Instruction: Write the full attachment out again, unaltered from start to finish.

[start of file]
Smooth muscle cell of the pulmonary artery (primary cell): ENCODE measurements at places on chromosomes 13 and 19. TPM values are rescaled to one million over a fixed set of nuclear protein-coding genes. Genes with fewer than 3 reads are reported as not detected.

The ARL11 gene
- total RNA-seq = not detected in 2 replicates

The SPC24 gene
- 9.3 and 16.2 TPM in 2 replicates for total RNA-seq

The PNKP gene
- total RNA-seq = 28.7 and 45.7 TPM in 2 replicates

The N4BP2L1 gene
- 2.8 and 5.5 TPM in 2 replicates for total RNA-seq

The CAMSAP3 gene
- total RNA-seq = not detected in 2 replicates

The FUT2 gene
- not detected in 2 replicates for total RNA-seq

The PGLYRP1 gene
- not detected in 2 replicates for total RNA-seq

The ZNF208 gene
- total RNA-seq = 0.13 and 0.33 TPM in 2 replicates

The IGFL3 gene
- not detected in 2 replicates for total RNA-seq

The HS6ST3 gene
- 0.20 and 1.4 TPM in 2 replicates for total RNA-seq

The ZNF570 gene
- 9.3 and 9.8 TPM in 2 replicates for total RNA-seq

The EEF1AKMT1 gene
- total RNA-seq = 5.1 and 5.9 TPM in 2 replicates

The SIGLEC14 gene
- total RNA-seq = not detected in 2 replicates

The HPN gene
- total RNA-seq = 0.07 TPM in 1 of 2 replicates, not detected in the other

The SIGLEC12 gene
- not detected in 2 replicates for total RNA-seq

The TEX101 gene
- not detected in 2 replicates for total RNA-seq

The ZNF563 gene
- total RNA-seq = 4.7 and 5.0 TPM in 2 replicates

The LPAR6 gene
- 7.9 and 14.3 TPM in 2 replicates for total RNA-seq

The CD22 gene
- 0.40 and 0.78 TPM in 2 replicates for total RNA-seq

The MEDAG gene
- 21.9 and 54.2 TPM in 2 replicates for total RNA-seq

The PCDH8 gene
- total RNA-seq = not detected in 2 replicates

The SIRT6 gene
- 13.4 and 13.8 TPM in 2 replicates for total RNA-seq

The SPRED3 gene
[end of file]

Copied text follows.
Smooth muscle cell of the pulmonary artery (primary cell): ENCODE measurements at places on chromosomes 13 and 19. TPM values are rescaled to one million over a fixed set of nuclear protein-coding genes. Genes with fewer than 3 reads are reported as not detected.

The ARL11 gene
- total RNA-seq = not detected in 2 replicates

The SPC24 gene
- 9.3 and 16.2 TPM in 2 replicates for total RNA-seq

The PNKP gene
- total RNA-seq = 28.7 and 45.7 TPM in 2 replicates

The N4BP2L1 gene
- 2.8 and 5.5 TPM in 2 replicates for total RNA-seq

The CAMSAP3 gene
- total RNA-seq = not detected in 2 replicates

The FUT2 gene
- not detected in 2 replicates for total RNA-seq

The PGLYRP1 gene
- not detected in 2 replicates for total RNA-seq

The ZNF208 gene
- total RNA-seq = 0.13 and 0.33 TPM in 2 replicates

The IGFL3 gene
- not detected in 2 replicates for total RNA-seq

The HS6ST3 gene
- 0.20 and 1.4 TPM in 2 replicates for total RNA-seq

The ZNF570 gene
- 9.3 and 9.8 TPM in 2 replicates for total RNA-seq

The EEF1AKMT1 gene
- total RNA-seq = 5.1 and 5.9 TPM in 2 replicates

The SIGLEC14 gene
- total RNA-seq = not detected in 2 replicates

The HPN gene
- total RNA-seq = 0.07 TPM in 1 of 2 replicates, not detected in the other

The SIGLEC12 gene
- not detected in 2 replicates for total RNA-seq

The TEX101 gene
- not detected in 2 replicates for total RNA-seq

The ZNF563 gene
- total RNA-seq = 4.7 and 5.0 TPM in 2 replicates

The LPAR6 gene
- 7.9 and 14.3 TPM in 2 replicates for total RNA-seq

The CD22 gene
- 0.40 and 0.78 TPM in 2 replicates for total RNA-seq

The MEDAG gene
- 21.9 and 54.2 TPM in 2 replicates for total RNA-seq

The PCDH8 gene
- total RNA-seq = not detected in 2 replicates

The SIRT6 gene
- 13.4 and 13.8 TPM in 2 replicates for total RNA-seq

The SPRED3 gene